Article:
Samarra is now recognized as the largest archaeological site in the world and stretches for over 40 km along the banks of the Tigris. Although there were settlements in the area of Samarra before the Abbasid period, it was not established as capital until 836 CE when the Abbasid caliph al-Mu’tassim decided to set up a new city following clashes between his troops and the local population of Baghdad. The city remained capital for fifty-six years and was home to eight caliphs, until 892 when the capital was moved back to Baghdad.
The predominant building material in Samarra was mud brick and pise with baked brick reserved for more important structures (i.e. the Great Mosque and the Bab al-Amma). Houses and palaces were decorated with carved and moulded stucco panels, and Samarra provides the earliest examples of bevelled stucco decoration. Some of the palaces were also decorated with wall paintings and glass mosaic although none of this remains in situ.
The modern town of Samarra is located approximately in the centre of the Abbasid city. Immediately to the north-west of the city, on the west bank of the Tigris, is the Jausaq al-Khaqani which for most of the time was the caliph’s palace and was always his official residence. It was built by one of al-Mu’tasim’s Turkish generals and reflects features of Central Asian influence such as wall paintings with Bactrian camels. The palace is a vast complex, including a mosque, a polo ground and a horse- racing track. On the west side of the palace, facing the river, there is a monumental gateway or portal known as the Bab al-Amma, or public gate. This structure was probably an official entrance and a place for public audiences. Directly to the east of the palace is the Great Mosque of Samarra with its spiral minaret (the Malwiyya). Measuring over 240 by 160 m this is one of the largest mosques in the world. It is built entirely of baked brick although marble columns on brick piles originally supported the roof. The outer wall of the mosque is supported by four corner towers and twenty semi-circular bastions resting on square bases. The curtain wall is entirely plain except for a frieze which runs between the bastions, each section consisting of six bevelled squares with shallow concave discs in the centre. The Malwiyya, or spiral minaret, is 52 m high and may have been influenced by earlier Mesopotamian ziggurats.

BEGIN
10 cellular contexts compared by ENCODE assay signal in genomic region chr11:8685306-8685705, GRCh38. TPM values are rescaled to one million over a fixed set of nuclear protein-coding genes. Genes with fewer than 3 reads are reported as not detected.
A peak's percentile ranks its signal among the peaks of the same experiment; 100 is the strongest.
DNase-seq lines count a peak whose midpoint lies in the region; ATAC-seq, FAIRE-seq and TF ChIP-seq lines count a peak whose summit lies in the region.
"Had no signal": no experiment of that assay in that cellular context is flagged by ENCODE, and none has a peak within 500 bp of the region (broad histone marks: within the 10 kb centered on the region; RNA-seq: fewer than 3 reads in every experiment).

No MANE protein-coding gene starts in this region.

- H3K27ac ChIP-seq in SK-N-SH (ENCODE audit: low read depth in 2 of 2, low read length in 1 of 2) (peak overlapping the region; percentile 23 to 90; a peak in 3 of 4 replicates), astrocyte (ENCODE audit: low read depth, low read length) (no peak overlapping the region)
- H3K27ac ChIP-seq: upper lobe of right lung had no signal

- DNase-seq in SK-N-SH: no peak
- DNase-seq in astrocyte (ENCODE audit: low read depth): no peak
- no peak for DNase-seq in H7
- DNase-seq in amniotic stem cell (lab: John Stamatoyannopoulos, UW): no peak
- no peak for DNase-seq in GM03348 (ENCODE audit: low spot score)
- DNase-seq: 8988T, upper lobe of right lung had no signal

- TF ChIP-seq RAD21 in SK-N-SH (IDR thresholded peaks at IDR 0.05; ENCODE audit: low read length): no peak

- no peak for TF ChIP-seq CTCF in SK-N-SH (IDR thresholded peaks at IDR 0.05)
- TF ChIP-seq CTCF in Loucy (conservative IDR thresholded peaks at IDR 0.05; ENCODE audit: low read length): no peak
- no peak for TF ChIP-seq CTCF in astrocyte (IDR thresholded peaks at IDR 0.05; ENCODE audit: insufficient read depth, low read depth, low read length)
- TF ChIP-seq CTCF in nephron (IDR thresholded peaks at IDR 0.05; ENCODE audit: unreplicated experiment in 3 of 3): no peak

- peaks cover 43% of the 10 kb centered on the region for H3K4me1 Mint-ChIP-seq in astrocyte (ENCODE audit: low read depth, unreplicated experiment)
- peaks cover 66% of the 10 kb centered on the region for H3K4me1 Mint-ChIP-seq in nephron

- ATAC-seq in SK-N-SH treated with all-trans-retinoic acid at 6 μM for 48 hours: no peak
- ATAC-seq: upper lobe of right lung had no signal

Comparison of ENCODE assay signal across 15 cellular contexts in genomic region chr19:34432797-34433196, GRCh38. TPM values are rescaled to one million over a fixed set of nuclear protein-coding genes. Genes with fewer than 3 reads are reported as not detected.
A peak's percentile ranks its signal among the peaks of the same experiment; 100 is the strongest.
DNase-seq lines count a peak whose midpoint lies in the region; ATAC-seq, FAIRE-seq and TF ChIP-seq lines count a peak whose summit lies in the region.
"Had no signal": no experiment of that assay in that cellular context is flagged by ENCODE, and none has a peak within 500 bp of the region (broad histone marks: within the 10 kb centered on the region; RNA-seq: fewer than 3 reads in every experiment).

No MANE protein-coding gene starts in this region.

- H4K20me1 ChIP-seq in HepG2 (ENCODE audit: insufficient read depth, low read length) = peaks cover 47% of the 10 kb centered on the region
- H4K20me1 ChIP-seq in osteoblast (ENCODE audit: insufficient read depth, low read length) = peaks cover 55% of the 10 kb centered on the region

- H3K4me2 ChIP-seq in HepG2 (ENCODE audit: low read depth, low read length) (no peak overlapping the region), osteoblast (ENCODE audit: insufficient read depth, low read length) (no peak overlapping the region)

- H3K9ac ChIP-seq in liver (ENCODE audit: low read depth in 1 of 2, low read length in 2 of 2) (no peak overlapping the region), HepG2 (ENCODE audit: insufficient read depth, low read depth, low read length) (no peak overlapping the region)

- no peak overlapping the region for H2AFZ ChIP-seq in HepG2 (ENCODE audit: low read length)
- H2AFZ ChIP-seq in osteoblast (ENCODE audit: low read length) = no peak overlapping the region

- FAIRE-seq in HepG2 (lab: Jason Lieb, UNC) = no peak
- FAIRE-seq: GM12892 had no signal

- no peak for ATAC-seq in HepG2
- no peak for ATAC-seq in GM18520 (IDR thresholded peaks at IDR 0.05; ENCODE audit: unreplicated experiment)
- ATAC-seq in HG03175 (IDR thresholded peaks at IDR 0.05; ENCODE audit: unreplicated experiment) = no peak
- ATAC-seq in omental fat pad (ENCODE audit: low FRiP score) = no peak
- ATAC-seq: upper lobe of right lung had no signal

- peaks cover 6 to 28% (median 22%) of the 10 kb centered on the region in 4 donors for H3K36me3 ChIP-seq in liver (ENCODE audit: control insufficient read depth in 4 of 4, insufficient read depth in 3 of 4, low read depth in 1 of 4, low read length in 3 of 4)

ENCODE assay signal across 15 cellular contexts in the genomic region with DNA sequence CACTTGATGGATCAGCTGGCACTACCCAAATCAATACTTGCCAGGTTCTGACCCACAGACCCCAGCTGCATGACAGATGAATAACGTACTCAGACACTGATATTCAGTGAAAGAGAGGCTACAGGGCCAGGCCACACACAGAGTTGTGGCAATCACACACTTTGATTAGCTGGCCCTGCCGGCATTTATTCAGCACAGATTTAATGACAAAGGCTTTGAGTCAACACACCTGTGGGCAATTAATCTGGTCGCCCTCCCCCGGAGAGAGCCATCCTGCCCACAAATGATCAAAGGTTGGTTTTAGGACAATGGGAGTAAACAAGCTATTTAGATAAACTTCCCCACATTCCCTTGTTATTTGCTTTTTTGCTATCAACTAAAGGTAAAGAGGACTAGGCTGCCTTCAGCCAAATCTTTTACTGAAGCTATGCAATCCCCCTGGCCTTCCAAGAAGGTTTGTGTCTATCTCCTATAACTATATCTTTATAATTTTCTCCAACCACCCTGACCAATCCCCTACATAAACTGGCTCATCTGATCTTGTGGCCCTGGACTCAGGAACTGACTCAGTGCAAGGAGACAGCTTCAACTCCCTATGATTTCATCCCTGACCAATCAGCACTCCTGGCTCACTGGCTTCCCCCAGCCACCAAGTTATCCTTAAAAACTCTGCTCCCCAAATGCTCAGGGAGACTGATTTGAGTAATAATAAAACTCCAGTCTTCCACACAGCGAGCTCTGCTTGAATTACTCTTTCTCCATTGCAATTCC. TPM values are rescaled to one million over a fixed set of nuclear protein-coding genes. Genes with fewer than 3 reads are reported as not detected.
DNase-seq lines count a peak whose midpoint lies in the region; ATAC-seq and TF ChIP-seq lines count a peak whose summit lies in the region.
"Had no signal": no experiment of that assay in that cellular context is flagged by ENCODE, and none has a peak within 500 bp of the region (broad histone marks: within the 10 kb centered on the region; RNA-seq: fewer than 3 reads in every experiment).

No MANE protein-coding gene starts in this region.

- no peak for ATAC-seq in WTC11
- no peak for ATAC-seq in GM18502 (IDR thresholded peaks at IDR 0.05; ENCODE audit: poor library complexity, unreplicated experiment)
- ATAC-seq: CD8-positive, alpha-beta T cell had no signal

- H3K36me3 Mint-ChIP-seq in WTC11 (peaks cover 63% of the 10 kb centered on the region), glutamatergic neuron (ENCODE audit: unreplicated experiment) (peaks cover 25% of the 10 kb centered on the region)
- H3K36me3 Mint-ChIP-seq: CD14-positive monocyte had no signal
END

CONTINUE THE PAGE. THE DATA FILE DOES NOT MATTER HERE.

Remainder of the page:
In the north of Samarra are the remains of an extension to the city built by Caliph al-Mutawakkil in an attempt to found a new city. This new area had a palace, garrisons and a congregational mosque known as the Abu Dulaf. The Abu Dulaf Mosque is a smaller version of the Great Mosque and has a spiral minaret 19 m high. On the west bank of the Tigris is the Ashiq Palace, one of the last buildings made before the capital was relocated in Baghdad. The palace is built on a vaulted substructure or terrace so that it can overlook the Tigris. The building forms a high rectangle with the outer walls decorated by a series of blind niches. One of the distinctive features of the palace is the use of the four- centrepoint arch for the first time in Islamic architecture.
South of the modern town of Samarra are a number of major structures, including the palaces of al-Istabulat, al-Balkuwara and Musharrahat. In addition, there is a huge octagonal enclosure, each side of which is half a kilometre long, known as the octagon of Qadisiyya. This probably represents the remains of an unfinished city started by Harun al- Rashid in the eighth century.
A.Northedge, ‘Planning Samarra’, Iraq 47: 109-28, 1985.
‘The Palace of Istabulat’, Archeologie islamique 4: 1993.
A.Northedge and R.Falkner, ‘The 1986 survey season at
Samarra’, Iraq 49: 143-74, 1987. A.Northedge, T.J.Wilkinson and R.Falkner, ‘Survey and excavations at Samarra 1989’, Iraq 52: 121-48.